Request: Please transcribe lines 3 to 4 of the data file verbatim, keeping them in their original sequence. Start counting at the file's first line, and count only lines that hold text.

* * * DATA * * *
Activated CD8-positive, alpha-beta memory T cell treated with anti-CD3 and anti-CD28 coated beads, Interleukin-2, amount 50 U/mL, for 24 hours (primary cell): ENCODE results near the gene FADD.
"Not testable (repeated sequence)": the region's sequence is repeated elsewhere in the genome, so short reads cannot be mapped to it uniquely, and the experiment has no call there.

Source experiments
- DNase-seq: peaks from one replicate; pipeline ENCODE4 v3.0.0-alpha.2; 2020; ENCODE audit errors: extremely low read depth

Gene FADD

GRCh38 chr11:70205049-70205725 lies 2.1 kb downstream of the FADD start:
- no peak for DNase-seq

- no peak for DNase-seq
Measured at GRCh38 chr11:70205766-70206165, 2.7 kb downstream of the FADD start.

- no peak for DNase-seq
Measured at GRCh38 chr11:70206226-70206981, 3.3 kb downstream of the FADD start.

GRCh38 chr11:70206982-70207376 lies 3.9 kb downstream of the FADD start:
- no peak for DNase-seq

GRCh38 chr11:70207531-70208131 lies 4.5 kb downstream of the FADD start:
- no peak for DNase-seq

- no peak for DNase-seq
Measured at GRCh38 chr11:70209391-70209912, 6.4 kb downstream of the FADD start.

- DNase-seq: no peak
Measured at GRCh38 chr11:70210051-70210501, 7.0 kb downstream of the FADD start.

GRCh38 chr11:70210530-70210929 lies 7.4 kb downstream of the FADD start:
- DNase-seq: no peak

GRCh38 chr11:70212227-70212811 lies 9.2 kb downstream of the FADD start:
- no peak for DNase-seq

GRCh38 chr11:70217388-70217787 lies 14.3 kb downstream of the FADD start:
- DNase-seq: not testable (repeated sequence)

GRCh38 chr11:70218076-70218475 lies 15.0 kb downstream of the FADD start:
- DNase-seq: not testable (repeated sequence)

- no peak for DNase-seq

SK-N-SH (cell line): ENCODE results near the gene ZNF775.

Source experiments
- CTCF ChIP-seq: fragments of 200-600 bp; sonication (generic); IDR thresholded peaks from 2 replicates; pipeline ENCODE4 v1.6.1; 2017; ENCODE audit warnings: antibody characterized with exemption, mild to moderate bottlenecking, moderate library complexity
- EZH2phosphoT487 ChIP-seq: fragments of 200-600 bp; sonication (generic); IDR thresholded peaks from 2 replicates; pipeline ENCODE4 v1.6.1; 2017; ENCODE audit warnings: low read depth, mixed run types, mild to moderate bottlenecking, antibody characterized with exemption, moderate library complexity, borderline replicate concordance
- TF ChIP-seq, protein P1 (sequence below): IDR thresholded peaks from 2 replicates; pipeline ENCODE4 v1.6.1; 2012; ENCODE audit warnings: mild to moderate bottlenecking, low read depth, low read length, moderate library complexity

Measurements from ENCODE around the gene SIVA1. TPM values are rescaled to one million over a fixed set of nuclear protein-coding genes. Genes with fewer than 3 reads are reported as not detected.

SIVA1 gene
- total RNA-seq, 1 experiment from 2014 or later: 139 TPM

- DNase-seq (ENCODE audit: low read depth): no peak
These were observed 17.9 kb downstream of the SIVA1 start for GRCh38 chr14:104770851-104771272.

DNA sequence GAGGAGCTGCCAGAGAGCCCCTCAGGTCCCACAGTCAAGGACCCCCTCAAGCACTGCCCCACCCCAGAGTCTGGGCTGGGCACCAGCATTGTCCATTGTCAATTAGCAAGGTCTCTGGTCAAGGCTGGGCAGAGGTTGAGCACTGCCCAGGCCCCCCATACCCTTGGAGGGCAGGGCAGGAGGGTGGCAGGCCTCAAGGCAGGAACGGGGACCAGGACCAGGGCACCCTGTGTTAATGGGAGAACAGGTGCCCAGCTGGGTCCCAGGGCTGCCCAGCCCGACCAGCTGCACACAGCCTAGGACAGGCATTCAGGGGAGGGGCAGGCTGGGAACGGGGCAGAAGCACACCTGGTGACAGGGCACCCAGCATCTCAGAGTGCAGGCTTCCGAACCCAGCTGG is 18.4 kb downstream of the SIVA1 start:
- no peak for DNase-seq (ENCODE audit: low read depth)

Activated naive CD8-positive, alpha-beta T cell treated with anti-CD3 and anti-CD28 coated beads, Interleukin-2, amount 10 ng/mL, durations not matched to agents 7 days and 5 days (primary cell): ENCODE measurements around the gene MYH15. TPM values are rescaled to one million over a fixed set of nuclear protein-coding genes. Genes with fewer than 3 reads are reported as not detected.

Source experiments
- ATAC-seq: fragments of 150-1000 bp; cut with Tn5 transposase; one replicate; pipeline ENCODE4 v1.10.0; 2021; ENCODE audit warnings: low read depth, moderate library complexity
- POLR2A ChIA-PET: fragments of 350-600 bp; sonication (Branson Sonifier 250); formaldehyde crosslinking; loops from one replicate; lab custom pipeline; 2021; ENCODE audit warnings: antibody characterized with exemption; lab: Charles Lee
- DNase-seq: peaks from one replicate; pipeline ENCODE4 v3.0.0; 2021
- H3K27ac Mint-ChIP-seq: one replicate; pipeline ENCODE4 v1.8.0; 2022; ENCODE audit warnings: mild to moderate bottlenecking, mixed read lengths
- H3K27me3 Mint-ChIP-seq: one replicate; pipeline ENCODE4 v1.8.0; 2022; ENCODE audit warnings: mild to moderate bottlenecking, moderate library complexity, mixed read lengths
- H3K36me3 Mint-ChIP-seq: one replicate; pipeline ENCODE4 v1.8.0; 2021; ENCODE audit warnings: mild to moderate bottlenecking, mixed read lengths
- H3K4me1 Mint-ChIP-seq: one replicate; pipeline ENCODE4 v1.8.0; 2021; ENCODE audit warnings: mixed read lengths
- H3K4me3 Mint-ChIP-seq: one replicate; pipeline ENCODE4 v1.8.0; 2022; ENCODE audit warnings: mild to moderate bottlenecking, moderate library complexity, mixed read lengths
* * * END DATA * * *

Source experiments
- DNase-seq: peaks from one replicate; pipeline ENCODE4 v3.0.0-alpha.2; 2020; ENCODE audit errors: extremely low read depth